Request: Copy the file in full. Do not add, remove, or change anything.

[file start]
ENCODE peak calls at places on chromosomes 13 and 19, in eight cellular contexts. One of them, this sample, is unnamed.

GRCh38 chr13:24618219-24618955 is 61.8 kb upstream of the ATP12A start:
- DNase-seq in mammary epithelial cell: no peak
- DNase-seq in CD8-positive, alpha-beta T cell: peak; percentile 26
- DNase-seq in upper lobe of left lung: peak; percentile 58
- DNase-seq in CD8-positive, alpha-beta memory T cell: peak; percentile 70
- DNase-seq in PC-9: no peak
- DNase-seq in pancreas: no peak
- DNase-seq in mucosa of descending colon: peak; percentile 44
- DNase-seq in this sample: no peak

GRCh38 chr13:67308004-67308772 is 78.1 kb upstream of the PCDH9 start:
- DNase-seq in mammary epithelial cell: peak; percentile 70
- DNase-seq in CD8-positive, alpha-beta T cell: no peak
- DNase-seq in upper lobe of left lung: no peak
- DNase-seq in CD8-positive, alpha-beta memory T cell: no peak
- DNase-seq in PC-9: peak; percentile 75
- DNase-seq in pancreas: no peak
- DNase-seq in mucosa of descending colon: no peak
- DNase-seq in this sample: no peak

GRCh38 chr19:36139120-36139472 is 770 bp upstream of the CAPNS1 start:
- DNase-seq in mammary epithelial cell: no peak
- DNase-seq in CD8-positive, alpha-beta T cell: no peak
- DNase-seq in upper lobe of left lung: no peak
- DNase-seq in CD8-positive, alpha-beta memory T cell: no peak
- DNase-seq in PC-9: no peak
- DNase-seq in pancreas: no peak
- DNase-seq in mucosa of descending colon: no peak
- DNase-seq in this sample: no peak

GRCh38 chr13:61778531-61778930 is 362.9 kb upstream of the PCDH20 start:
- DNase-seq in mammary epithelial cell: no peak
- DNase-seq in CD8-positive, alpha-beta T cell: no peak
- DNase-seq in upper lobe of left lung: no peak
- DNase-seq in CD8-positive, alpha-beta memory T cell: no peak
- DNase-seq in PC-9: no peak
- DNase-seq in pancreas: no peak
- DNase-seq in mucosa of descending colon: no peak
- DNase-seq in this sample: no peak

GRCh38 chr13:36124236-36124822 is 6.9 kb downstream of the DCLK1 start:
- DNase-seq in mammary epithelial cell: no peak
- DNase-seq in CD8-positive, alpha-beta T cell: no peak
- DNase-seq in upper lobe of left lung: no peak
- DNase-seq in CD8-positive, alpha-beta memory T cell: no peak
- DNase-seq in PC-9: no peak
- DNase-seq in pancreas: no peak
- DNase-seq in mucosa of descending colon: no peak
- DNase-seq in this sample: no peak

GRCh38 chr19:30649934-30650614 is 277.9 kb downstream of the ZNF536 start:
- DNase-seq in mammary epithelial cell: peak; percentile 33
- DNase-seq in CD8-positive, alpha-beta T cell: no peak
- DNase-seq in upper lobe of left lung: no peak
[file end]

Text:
ENCODE peak calls at places on chromosomes 13 and 19, in eight cellular contexts. One of them, this sample, is unnamed.

GRCh38 chr13:24618219-24618955 is 61.8 kb upstream of the ATP12A start:
- DNase-seq in mammary epithelial cell: no peak
- DNase-seq in CD8-positive, alpha-beta T cell: peak; percentile 26
- DNase-seq in upper lobe of left lung: peak; percentile 58
- DNase-seq in CD8-positive, alpha-beta memory T cell: peak; percentile 70
- DNase-seq in PC-9: no peak
- DNase-seq in pancreas: no peak
- DNase-seq in mucosa of descending colon: peak; percentile 44
- DNase-seq in this sample: no peak

GRCh38 chr13:67308004-67308772 is 78.1 kb upstream of the PCDH9 start:
- DNase-seq in mammary epithelial cell: peak; percentile 70
- DNase-seq in CD8-positive, alpha-beta T cell: no peak
- DNase-seq in upper lobe of left lung: no peak
- DNase-seq in CD8-positive, alpha-beta memory T cell: no peak
- DNase-seq in PC-9: peak; percentile 75
- DNase-seq in pancreas: no peak
- DNase-seq in mucosa of descending colon: no peak
- DNase-seq in this sample: no peak

GRCh38 chr19:36139120-36139472 is 770 bp upstream of the CAPNS1 start:
- DNase-seq in mammary epithelial cell: no peak
- DNase-seq in CD8-positive, alpha-beta T cell: no peak
- DNase-seq in upper lobe of left lung: no peak
- DNase-seq in CD8-positive, alpha-beta memory T cell: no peak
- DNase-seq in PC-9: no peak
- DNase-seq in pancreas: no peak
- DNase-seq in mucosa of descending colon: no peak
- DNase-seq in this sample: no peak

GRCh38 chr13:61778531-61778930 is 362.9 kb upstream of the PCDH20 start:
- DNase-seq in mammary epithelial cell: no peak
- DNase-seq in CD8-positive, alpha-beta T cell: no peak
- DNase-seq in upper lobe of left lung: no peak
- DNase-seq in CD8-positive, alpha-beta memory T cell: no peak
- DNase-seq in PC-9: no peak
- DNase-seq in pancreas: no peak
- DNase-seq in mucosa of descending colon: no peak
- DNase-seq in this sample: no peak

GRCh38 chr13:36124236-36124822 is 6.9 kb downstream of the DCLK1 start:
- DNase-seq in mammary epithelial cell: no peak
- DNase-seq in CD8-positive, alpha-beta T cell: no peak
- DNase-seq in upper lobe of left lung: no peak
- DNase-seq in CD8-positive, alpha-beta memory T cell: no peak
- DNase-seq in PC-9: no peak
- DNase-seq in pancreas: no peak
- DNase-seq in mucosa of descending colon: no peak
- DNase-seq in this sample: no peak

GRCh38 chr19:30649934-30650614 is 277.9 kb downstream of the ZNF536 start:
- DNase-seq in mammary epithelial cell: peak; percentile 33
- DNase-seq in CD8-positive, alpha-beta T cell: no peak
- DNase-seq in upper lobe of left lung: no peak